We often think that culture is a messy, squishy thing that we can’t really get our arms around. And culture often makes leaders uncomfortable because they don’t feel that they can “put their finger on it”.
But there are lots of ways to measure culture these days (just spend a little time on Google or Yahoo! and you will be overwhelmed with the standardized tools, customizable assessments and consultants you’ll find). And there are lots of companies out there that can attest to their success in building the right culture for their organization.
Just measuring and assessing an organization’s culture at a given point in time is illuminating. But actually defining what the strategically appropriate culture is for an organization is even more helpful. Once an organization has a desired culture in mind, and a picture of the current culture, then assessing the gaps and developing plans to close the gaps is all that it takes.
But, don’t be fooled. Defining the desired culture for an organization sounds easier than it really is. Getting a group of leaders together to discuss whether it is more important to follow rules or act quickly can be a touchy conversation. Since culture is an outgrowth to a large extent of leadership, much of the culture is shaped by individual leaders’ styles and work preferences. If you have a leader who is generally hesitant to make decisions and stick to them, then you may very well end up with an organization that talks about the same issue week after week in meetings but never lands on “what are going to do about it?”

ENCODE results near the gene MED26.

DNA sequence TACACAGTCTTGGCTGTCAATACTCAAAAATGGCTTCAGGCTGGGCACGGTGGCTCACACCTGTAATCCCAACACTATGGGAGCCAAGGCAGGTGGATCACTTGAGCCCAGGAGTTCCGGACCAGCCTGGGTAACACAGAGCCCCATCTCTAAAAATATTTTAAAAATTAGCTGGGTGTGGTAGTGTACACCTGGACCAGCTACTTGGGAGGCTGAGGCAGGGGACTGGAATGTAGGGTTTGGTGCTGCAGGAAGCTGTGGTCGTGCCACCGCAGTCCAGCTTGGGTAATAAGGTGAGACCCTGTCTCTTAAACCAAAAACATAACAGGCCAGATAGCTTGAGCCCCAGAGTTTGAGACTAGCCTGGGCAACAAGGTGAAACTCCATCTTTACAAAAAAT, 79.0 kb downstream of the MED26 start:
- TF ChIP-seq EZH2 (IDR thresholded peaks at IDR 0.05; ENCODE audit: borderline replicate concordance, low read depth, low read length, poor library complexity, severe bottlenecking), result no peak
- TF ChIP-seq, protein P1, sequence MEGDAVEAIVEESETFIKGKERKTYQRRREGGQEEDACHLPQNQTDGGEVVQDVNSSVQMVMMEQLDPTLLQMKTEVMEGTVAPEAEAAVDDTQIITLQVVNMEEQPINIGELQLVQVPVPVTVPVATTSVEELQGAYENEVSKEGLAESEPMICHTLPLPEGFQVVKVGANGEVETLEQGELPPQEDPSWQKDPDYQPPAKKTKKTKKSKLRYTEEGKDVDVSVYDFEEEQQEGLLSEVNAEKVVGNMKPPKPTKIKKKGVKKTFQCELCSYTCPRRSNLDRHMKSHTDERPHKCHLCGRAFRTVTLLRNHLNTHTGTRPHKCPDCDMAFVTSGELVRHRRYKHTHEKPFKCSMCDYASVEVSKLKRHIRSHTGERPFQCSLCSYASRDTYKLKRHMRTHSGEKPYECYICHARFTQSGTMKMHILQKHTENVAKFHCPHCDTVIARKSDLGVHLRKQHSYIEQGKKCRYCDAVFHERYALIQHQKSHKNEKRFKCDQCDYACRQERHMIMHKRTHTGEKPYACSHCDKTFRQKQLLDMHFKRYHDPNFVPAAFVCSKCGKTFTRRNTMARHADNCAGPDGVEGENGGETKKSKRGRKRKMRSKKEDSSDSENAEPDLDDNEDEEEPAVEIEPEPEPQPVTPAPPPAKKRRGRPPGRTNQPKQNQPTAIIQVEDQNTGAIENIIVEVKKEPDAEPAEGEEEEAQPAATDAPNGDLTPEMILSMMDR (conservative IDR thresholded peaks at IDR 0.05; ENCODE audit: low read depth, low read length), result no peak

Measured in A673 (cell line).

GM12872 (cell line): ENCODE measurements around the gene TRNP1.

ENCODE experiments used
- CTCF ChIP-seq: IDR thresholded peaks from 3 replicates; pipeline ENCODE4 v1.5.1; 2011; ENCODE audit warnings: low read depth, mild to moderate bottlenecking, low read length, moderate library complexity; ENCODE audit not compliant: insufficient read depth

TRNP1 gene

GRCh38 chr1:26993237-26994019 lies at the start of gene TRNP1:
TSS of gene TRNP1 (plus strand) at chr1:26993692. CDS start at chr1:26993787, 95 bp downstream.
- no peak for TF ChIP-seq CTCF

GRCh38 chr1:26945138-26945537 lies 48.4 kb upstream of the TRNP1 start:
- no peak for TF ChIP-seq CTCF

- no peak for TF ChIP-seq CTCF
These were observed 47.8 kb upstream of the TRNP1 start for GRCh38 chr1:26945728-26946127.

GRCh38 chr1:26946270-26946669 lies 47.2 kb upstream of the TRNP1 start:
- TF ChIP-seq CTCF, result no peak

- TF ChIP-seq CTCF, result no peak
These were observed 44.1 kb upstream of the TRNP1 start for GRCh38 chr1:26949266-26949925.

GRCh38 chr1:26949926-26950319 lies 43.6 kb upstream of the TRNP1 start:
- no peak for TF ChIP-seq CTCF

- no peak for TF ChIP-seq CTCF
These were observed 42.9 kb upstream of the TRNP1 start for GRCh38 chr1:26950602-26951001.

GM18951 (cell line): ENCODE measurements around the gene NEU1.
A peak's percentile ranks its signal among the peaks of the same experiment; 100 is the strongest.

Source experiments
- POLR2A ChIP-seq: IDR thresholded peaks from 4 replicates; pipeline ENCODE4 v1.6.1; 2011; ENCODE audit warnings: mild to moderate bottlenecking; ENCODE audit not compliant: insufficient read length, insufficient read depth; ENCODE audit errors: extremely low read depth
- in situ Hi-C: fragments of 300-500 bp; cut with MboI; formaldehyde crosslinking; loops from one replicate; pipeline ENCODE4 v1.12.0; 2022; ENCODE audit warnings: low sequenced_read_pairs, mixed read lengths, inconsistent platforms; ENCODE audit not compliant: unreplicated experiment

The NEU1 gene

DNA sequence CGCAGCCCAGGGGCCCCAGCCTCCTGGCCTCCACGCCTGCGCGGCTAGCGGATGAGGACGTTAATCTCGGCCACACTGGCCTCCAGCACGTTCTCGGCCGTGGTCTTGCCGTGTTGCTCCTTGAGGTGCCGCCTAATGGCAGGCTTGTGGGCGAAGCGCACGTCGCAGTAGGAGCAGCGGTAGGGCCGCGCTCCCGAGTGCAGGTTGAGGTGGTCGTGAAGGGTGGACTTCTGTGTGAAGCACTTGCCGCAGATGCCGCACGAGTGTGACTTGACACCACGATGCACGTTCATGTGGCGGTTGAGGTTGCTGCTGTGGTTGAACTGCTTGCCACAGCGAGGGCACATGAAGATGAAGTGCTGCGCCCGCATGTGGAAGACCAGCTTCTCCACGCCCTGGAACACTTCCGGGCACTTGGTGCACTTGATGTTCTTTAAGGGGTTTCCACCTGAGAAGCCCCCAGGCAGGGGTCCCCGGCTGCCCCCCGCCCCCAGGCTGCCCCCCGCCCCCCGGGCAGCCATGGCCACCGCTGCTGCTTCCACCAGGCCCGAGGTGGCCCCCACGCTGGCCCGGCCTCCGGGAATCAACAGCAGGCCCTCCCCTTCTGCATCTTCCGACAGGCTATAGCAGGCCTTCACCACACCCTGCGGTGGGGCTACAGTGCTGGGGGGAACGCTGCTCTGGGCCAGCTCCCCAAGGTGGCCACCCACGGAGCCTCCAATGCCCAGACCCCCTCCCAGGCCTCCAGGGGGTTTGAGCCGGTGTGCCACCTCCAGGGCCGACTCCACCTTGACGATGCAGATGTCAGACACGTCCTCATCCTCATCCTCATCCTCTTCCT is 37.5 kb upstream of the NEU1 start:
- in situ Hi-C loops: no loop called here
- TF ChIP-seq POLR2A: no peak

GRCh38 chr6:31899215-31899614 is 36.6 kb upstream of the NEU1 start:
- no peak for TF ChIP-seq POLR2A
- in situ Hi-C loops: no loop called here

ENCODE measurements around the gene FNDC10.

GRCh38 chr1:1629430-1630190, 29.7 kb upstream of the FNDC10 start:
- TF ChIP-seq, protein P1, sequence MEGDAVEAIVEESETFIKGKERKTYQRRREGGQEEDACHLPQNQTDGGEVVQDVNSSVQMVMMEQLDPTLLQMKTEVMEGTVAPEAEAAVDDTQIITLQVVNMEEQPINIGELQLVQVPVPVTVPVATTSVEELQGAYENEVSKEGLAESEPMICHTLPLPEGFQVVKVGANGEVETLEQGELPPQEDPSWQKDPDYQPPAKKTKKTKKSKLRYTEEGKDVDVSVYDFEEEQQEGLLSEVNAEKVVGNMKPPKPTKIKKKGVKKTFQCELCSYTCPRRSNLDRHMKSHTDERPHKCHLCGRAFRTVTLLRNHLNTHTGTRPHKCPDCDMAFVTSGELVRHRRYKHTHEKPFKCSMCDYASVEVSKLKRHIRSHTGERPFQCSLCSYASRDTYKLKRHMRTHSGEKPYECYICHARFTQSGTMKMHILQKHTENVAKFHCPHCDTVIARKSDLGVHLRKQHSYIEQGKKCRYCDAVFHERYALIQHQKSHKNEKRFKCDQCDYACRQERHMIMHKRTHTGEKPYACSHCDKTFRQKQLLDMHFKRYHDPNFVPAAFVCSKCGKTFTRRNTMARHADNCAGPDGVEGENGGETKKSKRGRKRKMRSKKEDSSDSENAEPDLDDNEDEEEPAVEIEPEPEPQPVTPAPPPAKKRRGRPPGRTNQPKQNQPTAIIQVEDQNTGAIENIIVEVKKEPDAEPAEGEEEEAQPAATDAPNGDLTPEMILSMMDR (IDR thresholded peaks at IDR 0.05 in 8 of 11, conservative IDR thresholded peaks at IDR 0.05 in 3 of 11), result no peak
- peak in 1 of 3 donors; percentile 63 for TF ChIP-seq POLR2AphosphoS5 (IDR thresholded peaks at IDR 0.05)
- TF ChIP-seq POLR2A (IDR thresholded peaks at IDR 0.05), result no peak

Some think that it’s too hard to change culture… that we can’t change it even if we know what gaps we have between our current state and our desired culture. Not true. There are real, tactical activities and leadership actions that can shape a new culture.
For example, if the organization lacks the needed focus on customers, then insist that every manager and above spend at least one day a quarter out in the field with customers. Or if your organization makes decisions on the fly in the absence of adequate data (not a good thing for, say, a pharmaceutical company), then insist that all projects use Six Sigma or similar tools. Or if your organization is too cautious and can’t move quickly enough to respond to new demands (not a good thing for, say, a software company), verbally encourage teams to make decisions faster and try new things… and then throw a big party the first time one fails as visible demonstration that we appreciate and value risk-taking and new ideas.
One thing that can’t be overlooked, however, is that “closing the gap” between the current organization and the desired future organization often requires things of leaders… new communication styles, new approaches to work, new ways to lead. This is often the hardest part. Certainly there is some impact on culture from the structures and processes and kinds of people who work in an organization; but largely, people look up to see what kind of behavior is acceptable. If you are up, then you are being watched whether you like it or not.
If we really want to make that strategy happen, we can’t ignore our organization’s culture. And if that culture is not the right one to make the strategy happen, then that culture needs to change. If we as leaders decide that we don’t want to do our part to change the culture, then we will live with the consequences of a failed strategy.